Earth is in the midst of a 40-year-long accelerated warming trend spurred on by human-caused climate change, and 2018 isn’t helping.
Scientists at NASA’s Goddard Institute for Space Studies (GISS) and Columbia University that the average surface temperature on Earth between January and June this year was the third hottest half-year on record, since good record keeping began long ago, in 1880.
But the trend goes much deeper than that.
The first half of the last four years — 2015, 2016, 2017, and 2018 – all take the top four hottest-recorded January to June periods ever documented.
A single record-breaking month or year can be telling, but it’s not nearly as scientifically meaningful as these longer-term trends.
“When a record is broken once, it’s a fluke. When it happens again, it’s a coincidence. When it happens three times, it’s a trend, but when it happens every single year, it’s a movement,” Sarah Green, an environmental chemist at Michigan Technological University, said over email.
As NASA’s maps show, this heating trend is occurring all over the planet, showing how the entire global climate has been disrupted by potent heat-trapping gases in the atmosphere, notably carbon dioxide.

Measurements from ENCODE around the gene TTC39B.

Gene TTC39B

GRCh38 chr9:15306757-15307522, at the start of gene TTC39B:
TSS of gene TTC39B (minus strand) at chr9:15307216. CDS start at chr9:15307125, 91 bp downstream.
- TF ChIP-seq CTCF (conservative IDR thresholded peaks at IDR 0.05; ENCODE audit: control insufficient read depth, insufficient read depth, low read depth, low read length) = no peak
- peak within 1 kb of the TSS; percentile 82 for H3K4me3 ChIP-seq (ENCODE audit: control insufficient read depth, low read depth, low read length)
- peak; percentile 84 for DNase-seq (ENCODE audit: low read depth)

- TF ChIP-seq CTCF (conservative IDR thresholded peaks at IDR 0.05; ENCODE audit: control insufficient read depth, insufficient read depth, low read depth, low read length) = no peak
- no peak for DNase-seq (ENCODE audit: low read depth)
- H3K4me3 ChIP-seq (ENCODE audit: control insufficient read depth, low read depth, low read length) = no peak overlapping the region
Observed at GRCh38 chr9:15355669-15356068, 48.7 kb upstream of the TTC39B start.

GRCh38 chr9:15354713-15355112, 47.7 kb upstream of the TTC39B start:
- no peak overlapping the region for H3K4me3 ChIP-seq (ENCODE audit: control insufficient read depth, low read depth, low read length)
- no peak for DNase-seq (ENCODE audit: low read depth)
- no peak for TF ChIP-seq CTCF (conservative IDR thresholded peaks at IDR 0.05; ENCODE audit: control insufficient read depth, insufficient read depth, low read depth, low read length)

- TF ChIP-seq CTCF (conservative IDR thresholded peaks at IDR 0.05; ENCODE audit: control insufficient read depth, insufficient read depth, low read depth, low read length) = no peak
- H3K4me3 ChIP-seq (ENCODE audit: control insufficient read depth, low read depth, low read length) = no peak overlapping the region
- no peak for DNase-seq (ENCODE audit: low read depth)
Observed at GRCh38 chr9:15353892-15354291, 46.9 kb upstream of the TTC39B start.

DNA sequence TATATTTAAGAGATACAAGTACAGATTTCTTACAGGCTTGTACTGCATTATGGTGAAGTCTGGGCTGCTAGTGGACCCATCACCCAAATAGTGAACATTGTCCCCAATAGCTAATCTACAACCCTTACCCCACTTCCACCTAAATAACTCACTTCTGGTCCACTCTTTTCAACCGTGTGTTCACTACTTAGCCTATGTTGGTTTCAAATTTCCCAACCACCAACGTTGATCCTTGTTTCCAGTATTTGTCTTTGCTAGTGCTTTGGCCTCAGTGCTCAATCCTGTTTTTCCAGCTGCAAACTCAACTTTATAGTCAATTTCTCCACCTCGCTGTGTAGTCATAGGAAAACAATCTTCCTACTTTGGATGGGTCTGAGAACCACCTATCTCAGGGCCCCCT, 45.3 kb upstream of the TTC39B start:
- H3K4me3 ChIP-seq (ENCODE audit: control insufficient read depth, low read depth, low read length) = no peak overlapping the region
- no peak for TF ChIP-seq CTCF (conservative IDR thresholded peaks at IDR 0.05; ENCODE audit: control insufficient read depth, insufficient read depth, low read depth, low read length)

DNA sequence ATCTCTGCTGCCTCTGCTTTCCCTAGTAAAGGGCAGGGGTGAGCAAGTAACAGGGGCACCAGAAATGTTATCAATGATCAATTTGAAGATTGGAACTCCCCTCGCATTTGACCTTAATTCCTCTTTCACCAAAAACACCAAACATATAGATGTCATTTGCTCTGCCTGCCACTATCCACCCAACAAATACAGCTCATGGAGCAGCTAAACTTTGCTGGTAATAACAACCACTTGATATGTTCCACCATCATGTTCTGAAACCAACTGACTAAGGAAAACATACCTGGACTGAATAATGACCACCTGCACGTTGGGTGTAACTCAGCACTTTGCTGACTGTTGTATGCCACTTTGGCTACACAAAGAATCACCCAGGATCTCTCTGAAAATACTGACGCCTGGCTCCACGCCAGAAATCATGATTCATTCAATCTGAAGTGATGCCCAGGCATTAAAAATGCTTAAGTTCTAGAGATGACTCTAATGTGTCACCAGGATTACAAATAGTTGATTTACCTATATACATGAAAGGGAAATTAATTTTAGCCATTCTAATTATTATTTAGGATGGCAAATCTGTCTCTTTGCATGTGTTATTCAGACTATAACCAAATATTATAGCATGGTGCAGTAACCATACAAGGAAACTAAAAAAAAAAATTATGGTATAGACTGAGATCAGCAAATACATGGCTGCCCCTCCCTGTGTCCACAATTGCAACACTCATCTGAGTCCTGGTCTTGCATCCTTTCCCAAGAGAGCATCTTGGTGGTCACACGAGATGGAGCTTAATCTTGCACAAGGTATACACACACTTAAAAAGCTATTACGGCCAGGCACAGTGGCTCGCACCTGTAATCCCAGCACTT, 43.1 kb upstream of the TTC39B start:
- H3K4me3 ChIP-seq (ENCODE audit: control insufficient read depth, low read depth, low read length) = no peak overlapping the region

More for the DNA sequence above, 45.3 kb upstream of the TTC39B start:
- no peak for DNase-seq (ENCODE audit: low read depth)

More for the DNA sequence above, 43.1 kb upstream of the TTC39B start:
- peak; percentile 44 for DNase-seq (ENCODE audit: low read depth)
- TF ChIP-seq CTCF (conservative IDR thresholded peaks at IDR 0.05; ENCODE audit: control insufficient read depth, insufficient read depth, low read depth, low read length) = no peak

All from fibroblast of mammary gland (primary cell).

“In a stable climate, one place is warmer than normal while another is colder,” said Green. “The GISTEMP global maps show that is no longer the case; it’s hotter pretty much everywhere.”
This includes Earth’s expansive oceans, which are much more absorbent that Earth’s rocky surface. Over 90 percent of Earth’s accumulating heat gets trapped by the seas.
“The inexorable heating of the oceans is especially worrying,” said Green. “Land temperatures fluctuate with a shift in the wind direction or a passing cloud, but the increasing temperature of the surface ocean shows that greenhouse gasses are trapping more and more heat on Earth.”
Overall, January through June temperatures during the first halves of the last four years were about 2 degrees Fahrenheit, 1.1 degrees Celsius, higher than preindustrial times, Makiko Sato, a NASA GISS scientist, said over email.
“It shows global warming is really happening,” said Sato.